In 2005, Minnesota enacted its first major human sex trafficking legislation. Importantly, this act established legal definitions around the issue of sex trafficking. It also called for rigorous data collection on sex trafficking. The act also established a distinction between prostitution and trafficking, allowing prostitutes to use coerced trafficking as a defense to criminal charges against them. This 2005 law was the cornerstone upon which all future sex trafficking laws were built.
Prior to 2000, prostitution laws in the United States and Minnesota focused primarily on the criminal acts of prostitutes. Beginning in 2000 and supported by a newly developed United Nations Trafficking Protocol, international and national trafficking laws began to address the issue of the traffickers themselves. Coalitions of governments, advocates and law enforcement personnel began to reframe the issue of sex trafficking as a human rights and public safety issue. The efforts of these and other groups at all levels of government have resulted in the growth of legal protections for women and children, as well as an increased ability to prosecute perpetrators. A key piece of federal legislation in the effort to reduce the incidence of human sex trafficking was the Trafficking Victims Prevention Act (TVPA) of 2000. In Minnesota, there has been a parallel effort to the national work being done on the issue of sex trafficking. From 2003-2010, more than 25 pieces of legislation addressing human trafficking were introduced in the Minnesota Legislature. The issues of human trafficking, prostitution, sex travel and international marriage brokers appear in legislation related to public safety, human rights, immigration and appropriations. There are two task forces dedicated to sharing information and coordinating efforts to combat human trafficking: the Gerald D. Vick Human Trafficking Task Force, established in 2005; and the Statewide Human Trafficking Task Force, established in 2006.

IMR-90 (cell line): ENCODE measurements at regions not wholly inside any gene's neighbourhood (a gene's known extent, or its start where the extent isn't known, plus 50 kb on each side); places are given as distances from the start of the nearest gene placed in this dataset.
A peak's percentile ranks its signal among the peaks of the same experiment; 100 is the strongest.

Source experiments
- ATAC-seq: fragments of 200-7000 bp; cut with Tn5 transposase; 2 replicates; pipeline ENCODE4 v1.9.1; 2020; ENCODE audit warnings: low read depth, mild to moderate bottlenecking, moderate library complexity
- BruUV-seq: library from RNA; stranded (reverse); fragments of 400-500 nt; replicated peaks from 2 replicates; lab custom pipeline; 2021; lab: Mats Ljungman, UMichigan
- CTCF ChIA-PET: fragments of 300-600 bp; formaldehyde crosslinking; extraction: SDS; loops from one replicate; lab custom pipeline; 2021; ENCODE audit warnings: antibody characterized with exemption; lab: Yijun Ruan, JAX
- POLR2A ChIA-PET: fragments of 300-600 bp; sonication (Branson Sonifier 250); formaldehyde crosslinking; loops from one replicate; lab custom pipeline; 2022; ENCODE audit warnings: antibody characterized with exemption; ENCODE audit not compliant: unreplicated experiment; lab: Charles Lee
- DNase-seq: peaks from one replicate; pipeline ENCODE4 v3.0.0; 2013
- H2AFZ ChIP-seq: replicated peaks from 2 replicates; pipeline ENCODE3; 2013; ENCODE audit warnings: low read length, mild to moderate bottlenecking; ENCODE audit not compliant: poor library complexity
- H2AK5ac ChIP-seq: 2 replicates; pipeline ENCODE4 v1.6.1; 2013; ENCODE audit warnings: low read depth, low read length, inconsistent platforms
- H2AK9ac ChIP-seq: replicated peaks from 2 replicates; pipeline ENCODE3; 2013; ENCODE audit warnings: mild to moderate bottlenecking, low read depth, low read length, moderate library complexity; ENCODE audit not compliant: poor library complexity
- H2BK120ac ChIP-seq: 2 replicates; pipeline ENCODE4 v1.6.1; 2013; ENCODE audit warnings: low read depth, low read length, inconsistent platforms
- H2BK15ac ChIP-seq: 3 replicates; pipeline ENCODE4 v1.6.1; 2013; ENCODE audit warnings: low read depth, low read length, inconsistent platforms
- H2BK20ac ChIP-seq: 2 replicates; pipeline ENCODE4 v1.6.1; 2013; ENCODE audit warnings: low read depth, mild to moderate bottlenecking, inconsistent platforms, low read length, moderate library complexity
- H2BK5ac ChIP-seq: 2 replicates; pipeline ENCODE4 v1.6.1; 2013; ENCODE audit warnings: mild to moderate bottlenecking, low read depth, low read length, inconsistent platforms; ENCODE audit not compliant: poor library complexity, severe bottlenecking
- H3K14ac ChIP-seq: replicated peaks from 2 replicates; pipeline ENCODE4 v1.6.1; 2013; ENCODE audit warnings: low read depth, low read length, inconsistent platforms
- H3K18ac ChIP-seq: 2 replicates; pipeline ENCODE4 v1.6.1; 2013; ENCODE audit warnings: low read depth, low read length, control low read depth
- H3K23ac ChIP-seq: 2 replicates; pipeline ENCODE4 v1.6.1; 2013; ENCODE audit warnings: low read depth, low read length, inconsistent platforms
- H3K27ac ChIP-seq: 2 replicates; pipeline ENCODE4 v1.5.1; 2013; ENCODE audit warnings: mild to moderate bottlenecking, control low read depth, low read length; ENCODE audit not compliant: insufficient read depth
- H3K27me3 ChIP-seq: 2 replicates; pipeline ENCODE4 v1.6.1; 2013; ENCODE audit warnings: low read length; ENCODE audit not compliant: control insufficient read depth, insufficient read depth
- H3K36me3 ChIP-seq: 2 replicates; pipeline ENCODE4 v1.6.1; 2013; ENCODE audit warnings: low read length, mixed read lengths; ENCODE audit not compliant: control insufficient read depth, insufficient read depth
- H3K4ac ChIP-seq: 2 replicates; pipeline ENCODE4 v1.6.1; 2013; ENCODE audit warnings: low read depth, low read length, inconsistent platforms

Human Trafficking in Minnesota: A Report to the Legislature. St. Paul, MN: Minnesota Office of Justice Programs, Minnesota Statistical Analysis Center, 2006- . The report from the Human Trafficking Task Force was done annually in 2006, 2007, and 2010; the frequency was changed from annual to biennial in 2008.
Minnesota Legislative Session Summary 2005. St. Paul, MN: Office on the Economic Status of Women, 2005. See pages 26-27 for a summary of the law.
Sex Trafficking Needs Assessment for the State of Minnesota. Minneapolis, MN: Advocates for Human Rights, 2008.